On Friday North Mianus School celebrated Veterans Day with a ceremony that dates back to 1938.
Among the veterans was Bill Studwell, who has twin grand daughters at North Mianus School.
Mr. Studwell , who served in the US Army from 1966 to 1972, said that on a somber note, the school lost one of its veterans this year, John “Ted” Allen.
“He was a gentleman I sat next to here at this event for the past two years. And it would be my honor to recognize his two grand daughters,” he said to a huge round of applause.
Mr. Studwell said that Mr. Allen, who served in the US Army Reserves from 1967-73, was very proud of his grand daughters Meghan and Natalie Allen, as well as Kyle and Lindsay who are now at Eastern Middle School.
Also among the veterans at North Mianus School were Sean O’Donnell, a member of the Greenwich Police Dept who served in the US Army and his father Denis, who was drafted into the US Army and served from 1957-1960.
Denis was was part of an Artillery Battalion in Germany said that when he received the letter in the mail telling him he was drafted, it was a proud moment.
“Everybody enlisted. You picked our branch,” he said. “If you were drafted, you did one year less. Everybody got the letter. You planned your life accordingly.”
Denis said that after that military draft notice letter arrived, recruits would go to the Whitehall Induction Center in Manhattan for hours of interviews and medical tests before being sworn in.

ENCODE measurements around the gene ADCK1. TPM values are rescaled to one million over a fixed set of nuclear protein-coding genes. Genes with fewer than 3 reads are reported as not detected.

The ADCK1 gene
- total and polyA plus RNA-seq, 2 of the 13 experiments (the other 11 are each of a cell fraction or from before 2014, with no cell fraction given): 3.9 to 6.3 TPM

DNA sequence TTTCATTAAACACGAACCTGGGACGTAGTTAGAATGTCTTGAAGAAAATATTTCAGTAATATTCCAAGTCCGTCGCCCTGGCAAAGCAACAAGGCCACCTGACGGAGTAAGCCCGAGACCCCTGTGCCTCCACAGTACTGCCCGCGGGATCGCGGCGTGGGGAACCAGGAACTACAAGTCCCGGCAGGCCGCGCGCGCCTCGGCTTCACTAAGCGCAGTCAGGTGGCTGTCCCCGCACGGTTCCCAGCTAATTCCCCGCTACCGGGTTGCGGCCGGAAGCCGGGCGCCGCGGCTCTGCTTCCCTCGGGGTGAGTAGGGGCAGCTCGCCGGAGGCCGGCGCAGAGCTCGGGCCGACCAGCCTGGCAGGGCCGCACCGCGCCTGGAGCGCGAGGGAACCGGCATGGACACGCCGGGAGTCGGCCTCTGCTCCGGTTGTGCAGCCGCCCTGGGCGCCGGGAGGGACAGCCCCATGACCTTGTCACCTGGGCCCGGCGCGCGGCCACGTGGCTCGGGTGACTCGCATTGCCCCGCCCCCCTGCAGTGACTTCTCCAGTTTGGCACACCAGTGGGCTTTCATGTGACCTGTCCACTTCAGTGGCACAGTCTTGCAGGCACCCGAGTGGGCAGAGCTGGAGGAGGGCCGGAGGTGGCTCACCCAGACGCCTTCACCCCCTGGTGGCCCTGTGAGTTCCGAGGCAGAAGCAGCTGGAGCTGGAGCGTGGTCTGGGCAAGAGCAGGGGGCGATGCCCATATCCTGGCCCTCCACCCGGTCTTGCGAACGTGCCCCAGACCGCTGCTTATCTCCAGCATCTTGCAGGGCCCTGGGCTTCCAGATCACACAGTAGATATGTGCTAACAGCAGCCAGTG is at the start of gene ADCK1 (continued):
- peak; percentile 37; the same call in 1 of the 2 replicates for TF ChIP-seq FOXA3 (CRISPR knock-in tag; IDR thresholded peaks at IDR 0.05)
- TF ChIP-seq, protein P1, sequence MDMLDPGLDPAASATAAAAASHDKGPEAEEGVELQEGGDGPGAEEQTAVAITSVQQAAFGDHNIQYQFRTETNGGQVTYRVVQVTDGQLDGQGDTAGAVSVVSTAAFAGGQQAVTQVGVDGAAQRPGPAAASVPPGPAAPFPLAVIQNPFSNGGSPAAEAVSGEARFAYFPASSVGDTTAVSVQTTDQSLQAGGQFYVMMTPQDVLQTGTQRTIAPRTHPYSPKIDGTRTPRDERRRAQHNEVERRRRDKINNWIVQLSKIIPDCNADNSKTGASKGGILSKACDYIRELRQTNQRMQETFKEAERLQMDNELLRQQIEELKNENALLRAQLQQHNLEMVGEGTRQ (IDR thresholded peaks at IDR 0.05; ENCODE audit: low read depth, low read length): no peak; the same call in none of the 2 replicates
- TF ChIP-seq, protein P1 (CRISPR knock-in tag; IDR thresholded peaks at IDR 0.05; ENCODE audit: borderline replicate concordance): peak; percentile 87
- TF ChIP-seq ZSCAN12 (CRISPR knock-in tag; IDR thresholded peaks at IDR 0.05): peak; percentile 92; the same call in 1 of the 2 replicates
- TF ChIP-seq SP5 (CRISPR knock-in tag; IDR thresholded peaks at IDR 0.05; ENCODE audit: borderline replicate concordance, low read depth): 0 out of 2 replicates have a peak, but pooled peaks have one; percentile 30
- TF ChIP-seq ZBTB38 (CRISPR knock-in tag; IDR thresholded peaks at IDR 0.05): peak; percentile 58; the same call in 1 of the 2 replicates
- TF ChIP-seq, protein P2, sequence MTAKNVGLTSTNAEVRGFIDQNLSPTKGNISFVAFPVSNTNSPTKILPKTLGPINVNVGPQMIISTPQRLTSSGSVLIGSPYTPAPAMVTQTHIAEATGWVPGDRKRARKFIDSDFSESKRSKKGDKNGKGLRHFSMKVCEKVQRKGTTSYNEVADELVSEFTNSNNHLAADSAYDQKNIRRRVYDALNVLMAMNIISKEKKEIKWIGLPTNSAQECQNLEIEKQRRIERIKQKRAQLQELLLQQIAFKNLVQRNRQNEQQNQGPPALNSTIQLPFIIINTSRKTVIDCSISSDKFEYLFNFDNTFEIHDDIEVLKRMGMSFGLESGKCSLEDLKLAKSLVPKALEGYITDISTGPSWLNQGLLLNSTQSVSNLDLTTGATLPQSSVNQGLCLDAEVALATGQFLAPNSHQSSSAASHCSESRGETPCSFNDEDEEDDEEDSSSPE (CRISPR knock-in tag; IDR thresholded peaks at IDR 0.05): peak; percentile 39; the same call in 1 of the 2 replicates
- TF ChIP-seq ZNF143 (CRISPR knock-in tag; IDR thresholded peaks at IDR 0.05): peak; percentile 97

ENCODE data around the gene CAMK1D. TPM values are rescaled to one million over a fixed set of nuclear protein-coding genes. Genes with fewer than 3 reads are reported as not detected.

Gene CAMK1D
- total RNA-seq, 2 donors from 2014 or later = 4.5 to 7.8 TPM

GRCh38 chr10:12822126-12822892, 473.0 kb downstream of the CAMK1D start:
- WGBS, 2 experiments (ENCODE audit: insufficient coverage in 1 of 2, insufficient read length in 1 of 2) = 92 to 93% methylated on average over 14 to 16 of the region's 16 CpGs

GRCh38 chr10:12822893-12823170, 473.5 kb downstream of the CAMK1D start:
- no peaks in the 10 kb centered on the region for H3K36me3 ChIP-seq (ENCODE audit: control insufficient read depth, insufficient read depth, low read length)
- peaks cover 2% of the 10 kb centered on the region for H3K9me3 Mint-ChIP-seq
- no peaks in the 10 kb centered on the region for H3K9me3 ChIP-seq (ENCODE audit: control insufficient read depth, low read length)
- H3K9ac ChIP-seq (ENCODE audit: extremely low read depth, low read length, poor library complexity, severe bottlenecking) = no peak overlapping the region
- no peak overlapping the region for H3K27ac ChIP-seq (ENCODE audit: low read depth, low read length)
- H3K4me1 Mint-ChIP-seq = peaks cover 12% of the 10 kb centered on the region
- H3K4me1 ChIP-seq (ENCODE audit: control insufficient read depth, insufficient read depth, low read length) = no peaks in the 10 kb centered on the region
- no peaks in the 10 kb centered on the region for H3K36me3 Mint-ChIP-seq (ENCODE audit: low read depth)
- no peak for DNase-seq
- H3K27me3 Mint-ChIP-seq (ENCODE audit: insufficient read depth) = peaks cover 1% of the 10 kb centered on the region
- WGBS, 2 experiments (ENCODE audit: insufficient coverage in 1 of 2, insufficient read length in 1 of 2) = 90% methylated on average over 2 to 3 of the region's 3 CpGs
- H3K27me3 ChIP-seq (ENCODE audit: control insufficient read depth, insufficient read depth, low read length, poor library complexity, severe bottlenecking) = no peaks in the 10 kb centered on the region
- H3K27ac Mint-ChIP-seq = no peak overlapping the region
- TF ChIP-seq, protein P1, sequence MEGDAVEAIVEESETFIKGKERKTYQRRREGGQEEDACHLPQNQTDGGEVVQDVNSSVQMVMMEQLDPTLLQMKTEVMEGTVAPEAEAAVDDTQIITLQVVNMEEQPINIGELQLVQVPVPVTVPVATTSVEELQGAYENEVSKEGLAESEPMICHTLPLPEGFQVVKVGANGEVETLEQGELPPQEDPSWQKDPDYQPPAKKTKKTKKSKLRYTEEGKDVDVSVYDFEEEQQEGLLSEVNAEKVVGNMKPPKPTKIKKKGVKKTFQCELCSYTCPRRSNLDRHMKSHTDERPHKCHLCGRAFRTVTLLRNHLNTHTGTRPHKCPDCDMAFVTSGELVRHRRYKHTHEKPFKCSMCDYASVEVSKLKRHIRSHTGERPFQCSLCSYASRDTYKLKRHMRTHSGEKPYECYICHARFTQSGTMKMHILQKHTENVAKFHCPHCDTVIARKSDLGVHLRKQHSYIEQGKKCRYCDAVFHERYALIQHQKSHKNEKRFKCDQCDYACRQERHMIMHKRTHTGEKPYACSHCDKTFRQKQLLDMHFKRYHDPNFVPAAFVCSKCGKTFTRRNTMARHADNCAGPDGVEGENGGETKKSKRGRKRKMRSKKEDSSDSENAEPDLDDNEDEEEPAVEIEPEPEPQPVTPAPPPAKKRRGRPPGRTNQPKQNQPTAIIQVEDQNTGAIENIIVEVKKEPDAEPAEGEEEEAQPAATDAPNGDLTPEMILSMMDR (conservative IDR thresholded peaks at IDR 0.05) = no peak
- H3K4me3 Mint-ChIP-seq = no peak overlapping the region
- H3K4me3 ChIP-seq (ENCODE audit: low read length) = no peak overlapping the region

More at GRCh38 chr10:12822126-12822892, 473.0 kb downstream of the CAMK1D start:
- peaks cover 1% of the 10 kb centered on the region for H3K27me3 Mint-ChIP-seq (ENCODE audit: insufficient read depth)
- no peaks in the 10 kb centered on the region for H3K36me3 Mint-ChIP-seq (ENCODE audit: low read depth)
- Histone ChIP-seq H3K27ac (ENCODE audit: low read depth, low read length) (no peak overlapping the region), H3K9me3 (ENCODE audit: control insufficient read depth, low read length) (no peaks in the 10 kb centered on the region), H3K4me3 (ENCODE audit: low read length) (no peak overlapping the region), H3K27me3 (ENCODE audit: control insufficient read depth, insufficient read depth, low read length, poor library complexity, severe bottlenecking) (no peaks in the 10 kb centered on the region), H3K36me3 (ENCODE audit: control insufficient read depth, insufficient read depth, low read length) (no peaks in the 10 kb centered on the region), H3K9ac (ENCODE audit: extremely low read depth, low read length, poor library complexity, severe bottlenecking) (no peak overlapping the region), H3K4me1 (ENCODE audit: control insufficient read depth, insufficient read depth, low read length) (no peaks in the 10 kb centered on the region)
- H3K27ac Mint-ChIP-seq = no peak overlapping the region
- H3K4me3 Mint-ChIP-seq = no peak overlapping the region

“If you were rejected, you were disappointed,” Denis recalled. “It was your right of passage go get in to an adult work and you felt proud of your uniform.”
Principal Schmidt delivered a speech that linked the sacrifice of heroic men and women in the armed forces, as well as police and fire fighters, with the school district’s norms.
“I wanted to show you how our veterans lived and live those same norms. Be Here: Every day our veterans were there and are here protecting our right to freedom and ensuring that those less fortunate will some day live in a world where peace is possible for all.
Be Safe: our veterans protect our country here in America and on foreign shores often putting their own personal safety at risk in order to protect our precious liberties.
Be Honest: Veterans are ordinary heroes who live in our community who give tirelessly of themselves by serving our country with integrity, honesty and courage. They are our role models, honoring us by safeguarding our American values.
Care for Self and Others: Every veteran has taken time from their own careers, families and friends to travel to foreign and distant shores and other states and to put the needs of every citizen above their own. Our police and firefighters are role models of courage and dedication to the greater good.
Like our veterans, we have to put our own needs aside and live as they have in duty and in privilege to protect each and every one of us.
Let go and Move on: When service is over, many veterans come back to this country having lived through incredible hardship and struggle. They often come back to a different world than the one they left behind and they have to work hard to find their place again, return to jobs they once held and families they have sorely missed. They must learn to let go of the difficulties and personal sacrifice and come back to a world where they often face even greater challenges.